Bladder Pain

Medically reviewed by Carina Fung, PharmD, BCPPS

Bladder pain treatment

Because bladder pain can be caused by a number of different conditions, there is no one treatment that will work to manage all signs and symptoms. You may need to try different treatments or combinations of treatments in order to find one that works best for you.

Bladder pain syndrome treatment

Treating27 BPS will likely involve talking to your healthcare provider and trying out different recommended treatments until you find what works best to relieve your symptoms.

Many treatments are available for interstitial cystitis, including:

  • Oral medication: Certain medications can help relieve the signs and symptoms of BPS.

Over-the-counter NSAID painkillers, such as ibuprofen or naproxen sodium, can help relieve mild bladder pain.

Pentosan polysulfate sodium (generic Elmiron) is approved by the American Food and Drug Administration (FDA) for treating interstitial cystitis in particular. It is unknown exactly how this medication works to treat pain and urinary frequency; it is thought that it may help restore the inner surfaces of the bladder, protecting its walls from irritating substances.

Tricyclic antidepressants, including amitriptyline (generic Elavil) and imipramine (generic Tofranil), can help relax the bladder and block pain.

Antihistamine allergy medications like loratadine (generic Claritin) can help reduce urinary frequency and urgency and improve other symptoms.

  • Medication administered through bladder installation: Bladder installation involves using a thin, flexible tube called a catheter to administer the medication directly into the bladder. This medication, dimethyl sulfoxide (Rimso-50), stays in the bladder for about 15 minutes before you expel it through urination.
  • Nerve stimulation: Nerve stimulation can be used to help relieve the signs and symptoms of BPS.

Transcutaneous electrical nerve stimulation (TENS) involves sending mild electrical impulses through the lower back or just above the pubic area. This therapy helps relieve pelvic pain and can reduce the frequency of urination, increase blood flow to the bladder, and strengthen the muscles that control the bladder.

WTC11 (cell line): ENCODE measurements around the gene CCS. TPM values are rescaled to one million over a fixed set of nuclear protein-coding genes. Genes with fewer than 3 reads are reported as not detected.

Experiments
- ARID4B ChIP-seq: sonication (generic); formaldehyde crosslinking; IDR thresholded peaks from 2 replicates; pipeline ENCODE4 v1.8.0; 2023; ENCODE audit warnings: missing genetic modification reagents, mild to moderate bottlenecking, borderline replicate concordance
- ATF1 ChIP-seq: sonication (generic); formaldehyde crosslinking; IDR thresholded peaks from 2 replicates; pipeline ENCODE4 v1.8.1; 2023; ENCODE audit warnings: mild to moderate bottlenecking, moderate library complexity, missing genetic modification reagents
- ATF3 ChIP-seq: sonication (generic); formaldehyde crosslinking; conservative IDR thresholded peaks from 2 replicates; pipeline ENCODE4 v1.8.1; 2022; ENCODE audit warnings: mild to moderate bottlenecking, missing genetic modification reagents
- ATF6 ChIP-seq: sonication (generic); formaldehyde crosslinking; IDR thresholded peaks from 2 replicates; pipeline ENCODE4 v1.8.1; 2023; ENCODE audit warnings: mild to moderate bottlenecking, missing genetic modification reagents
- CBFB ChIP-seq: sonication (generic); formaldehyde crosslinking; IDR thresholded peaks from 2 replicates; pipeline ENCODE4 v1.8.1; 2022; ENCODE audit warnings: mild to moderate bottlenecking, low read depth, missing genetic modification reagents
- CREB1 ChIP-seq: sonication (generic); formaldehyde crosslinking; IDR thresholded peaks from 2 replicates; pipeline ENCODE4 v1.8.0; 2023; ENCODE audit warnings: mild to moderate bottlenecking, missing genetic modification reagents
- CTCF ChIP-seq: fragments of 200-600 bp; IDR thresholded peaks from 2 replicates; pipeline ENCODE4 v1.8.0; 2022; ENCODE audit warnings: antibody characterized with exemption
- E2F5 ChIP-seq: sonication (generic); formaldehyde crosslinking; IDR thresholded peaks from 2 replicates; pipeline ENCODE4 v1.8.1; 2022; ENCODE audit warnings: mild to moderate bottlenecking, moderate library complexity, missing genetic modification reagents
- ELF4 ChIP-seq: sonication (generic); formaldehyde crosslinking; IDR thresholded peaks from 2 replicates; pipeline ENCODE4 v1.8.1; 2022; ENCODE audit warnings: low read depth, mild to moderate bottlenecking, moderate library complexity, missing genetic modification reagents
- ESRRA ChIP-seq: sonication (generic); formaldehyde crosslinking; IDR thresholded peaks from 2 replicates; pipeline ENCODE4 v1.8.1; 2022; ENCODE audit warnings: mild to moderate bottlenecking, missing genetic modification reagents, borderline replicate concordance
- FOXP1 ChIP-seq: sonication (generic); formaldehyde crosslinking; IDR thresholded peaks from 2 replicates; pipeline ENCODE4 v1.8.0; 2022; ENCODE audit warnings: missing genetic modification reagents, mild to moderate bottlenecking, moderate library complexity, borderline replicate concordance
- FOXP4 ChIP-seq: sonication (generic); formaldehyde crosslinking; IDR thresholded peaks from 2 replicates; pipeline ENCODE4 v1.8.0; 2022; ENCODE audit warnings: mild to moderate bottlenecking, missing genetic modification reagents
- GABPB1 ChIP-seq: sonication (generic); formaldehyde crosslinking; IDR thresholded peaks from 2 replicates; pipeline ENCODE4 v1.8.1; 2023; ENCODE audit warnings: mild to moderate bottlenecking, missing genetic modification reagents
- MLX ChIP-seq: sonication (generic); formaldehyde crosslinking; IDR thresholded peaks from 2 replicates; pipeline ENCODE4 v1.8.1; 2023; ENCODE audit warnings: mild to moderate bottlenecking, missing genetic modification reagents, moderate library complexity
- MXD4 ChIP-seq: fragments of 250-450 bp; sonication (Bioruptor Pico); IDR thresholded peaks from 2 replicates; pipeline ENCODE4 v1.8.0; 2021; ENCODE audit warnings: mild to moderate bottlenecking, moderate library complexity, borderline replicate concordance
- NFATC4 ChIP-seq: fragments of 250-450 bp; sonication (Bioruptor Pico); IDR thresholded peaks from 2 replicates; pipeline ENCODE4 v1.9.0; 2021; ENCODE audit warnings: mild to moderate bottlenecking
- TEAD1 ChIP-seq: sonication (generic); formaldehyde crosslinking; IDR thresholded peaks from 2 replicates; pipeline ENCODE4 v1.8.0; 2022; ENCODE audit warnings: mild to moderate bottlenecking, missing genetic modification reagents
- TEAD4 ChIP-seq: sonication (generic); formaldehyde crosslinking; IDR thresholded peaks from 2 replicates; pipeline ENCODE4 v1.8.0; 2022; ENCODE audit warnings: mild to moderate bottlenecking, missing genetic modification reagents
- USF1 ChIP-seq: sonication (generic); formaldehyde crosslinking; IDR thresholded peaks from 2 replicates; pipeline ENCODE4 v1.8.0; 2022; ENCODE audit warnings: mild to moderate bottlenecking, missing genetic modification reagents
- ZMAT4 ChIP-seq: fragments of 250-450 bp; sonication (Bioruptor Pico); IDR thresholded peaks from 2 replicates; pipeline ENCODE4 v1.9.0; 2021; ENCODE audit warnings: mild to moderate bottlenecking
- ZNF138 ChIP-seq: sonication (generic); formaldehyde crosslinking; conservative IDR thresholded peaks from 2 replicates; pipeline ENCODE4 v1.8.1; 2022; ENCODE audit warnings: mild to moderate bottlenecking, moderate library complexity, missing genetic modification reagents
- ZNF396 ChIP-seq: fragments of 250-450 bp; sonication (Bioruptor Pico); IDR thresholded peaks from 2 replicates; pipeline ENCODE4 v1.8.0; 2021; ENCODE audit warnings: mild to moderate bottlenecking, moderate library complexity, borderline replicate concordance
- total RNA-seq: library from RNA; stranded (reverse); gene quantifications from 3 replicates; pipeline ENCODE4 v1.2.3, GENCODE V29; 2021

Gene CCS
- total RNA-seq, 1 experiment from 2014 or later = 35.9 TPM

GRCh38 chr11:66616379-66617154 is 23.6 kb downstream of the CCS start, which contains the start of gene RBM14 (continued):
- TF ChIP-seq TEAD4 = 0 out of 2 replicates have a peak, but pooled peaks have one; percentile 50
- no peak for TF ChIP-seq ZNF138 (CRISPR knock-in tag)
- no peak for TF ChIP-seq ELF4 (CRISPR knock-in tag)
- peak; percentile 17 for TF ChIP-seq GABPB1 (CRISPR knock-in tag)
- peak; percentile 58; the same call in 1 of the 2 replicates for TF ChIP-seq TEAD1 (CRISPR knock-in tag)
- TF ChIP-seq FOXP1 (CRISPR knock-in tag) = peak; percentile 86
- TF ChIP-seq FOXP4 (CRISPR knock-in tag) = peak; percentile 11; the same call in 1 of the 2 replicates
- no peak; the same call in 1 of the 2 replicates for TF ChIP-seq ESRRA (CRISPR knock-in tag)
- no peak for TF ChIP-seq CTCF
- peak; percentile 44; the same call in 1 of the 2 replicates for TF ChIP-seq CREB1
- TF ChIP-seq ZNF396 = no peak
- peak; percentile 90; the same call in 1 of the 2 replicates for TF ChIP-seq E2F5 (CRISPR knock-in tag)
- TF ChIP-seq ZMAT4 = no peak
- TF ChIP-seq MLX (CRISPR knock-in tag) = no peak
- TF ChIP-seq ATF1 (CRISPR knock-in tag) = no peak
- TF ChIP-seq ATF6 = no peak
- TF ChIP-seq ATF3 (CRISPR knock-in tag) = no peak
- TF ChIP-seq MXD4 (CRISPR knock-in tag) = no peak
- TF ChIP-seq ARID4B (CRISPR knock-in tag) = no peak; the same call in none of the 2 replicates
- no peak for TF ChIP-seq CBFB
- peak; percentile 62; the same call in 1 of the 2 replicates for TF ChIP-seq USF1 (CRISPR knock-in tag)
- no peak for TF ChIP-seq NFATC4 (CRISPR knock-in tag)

Sacral nerve stimulation involves stimulating the nerves that serve as the primary link between the spinal cord and the nerves in the bladder (sacral nerves). This therapy involves sending electrical impulses to the bladder through a thin wire placed near the sacral nerves. This treatment does not relieve pain but can help reduce the urinary urgency and frequency associated with BPS.

  • Bladder distention: Bladder distention involves stretching the bladder by filling it with water. Some people whose symptoms temporarily improve after undergoing bladder distention during a cystoscopy may have the procedure repeated.
  • Surgery: Because of the risk of complications, surgery is rarely used to treat BPS. It is generally only used in patients with severe pain or very low bladder capacities. Some surgical options include fulguration or resection (removing ulcers in the bladder) and bladder augmentation (increasing bladder capacity by adding extra tissue taken from an intestine).

Bladder pain medication

Your provider may prescribe the following medications for bladder pain:

May be prescribed

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Bladder stones prevention and treatment

Bladder stones generally result from underlying health conditions that are hard to prevent. However, you may be able to decrease28 your risk of developing bladder stones by:

  • Drinking plenty of fluids: Drinking lots of fluids (particularly water) can dilute the concentration of minerals in your urine, helping to prevent the formation of kidney stones. Staying hydrated also increases your urine production, which can make it easier to pass small bladder stones naturally.
  • Talking to your healthcare provider: Alerting your provider to any signs or symptoms can help ensure the early diagnosis of any underlying conditions, such as an enlarged prostate, which may decrease your chances of bladder stones.

These approaches may not work for everyone. While drinking lots of fluids can help pass bladder stones, it won’t always help, as these stones often form as a result of being unable to empty the bladder completely.

Generally, most bladder stones need to be removed manually. This can be done in one of two ways:

  • Breaking stones apart: In this procedure, your provider inserts a thin tube with a camera at its end into the bladder to see inside the organ. Using a laser, ultrasound, or another device, the stone is broken up into small pieces and flushed from the bladder.
  • Surgical removal: Surgical removal is generally used when bladder stones are too large or difficult to break up with other methods. In the case of bladder stones caused by an obstruction or an enlarged prostate, these conditions are treated at the same time as your stones, usually with surgery.

Disclaimer: The information on this site is generalized and is not medical advice. It is intended to supplement, not substitute for, the expertise and judgment of your healthcare professional. Always seek the advice of your healthcare professional with any questions you may have regarding a medical condition. Never disregard seeking advice or delay in seeking treatment because of something you have read on our site. RxSaver makes no warranty as to the accuracy, reliability or completeness of this information.

If you are in crisis or you think you may have a medical emergency, call your doctor or 911 immediately.